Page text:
Tolantongo’s cave and tunnel are both dark, however staff inside do have flashlights. If you’re interested in going deeper into the cave and exploring more, I recommend bringing your own flashlight or headlamp. Bring a waterproof phone cover as well if your phone isn’t water resistant, as one of the entrances to the cave does require walking under some falling water.

Water shoes are also recommended for the cave, as it can be slippery and rocky. Click here to shop inexpensive water shoes for your trip!


There are a few different hiking trails around Tolantongo that offer views of the surrounding mountains and canyon. I didn’t go on one any of these trails myself, however reviewers say trails are easy and good for people of all ability levels.


Grutas Tolantongo offers ziplining with views of the canyon at an additional, but affordable, price. Ziplining at Tolantongo is priced by distance. The zipline has four stops, and to do the whole line is 200 pesos ($9.84 USD). To only do the first two stops is 100 pesos ($4.92 USD). Zip lining is only open to those older than 10, under 209 pounds, with no heart conditions.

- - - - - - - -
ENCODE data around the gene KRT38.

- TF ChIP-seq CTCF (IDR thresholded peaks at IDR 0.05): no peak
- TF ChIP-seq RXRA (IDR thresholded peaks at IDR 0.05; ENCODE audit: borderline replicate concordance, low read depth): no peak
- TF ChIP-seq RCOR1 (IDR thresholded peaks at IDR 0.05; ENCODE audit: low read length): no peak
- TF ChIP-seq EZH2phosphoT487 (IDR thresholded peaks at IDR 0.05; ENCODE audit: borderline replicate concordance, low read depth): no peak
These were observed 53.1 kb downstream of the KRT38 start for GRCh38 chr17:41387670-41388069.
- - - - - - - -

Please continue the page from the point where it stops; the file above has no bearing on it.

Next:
Located at the thermal pool area is a suspension bridge. Although a bit scary in wind, it offers beautiful views of the Mezquital valley and canyon.

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Grutas Tolantongo has a few hotels on the property. Additionally, there are hotels located further away in surrounding towns in Hidalgo. You can also opt to camp at Grutas Tolantongo, alongside the gorgeous river. Whatever you choose, make sure that if you’re staying overnight at a Grutas Tolantongo hotel that you arrive early to book your hotel or campsite. Hotels and campsites on the Grutas Tolantongo property can only be booked in person, and they do fill up. Online booking is not available for accommodation in the property. I visited Tolantongo as a day trip from Mexico City so I can’t speak to accommodation quality personally. Here’s what you should know about hotels or camping: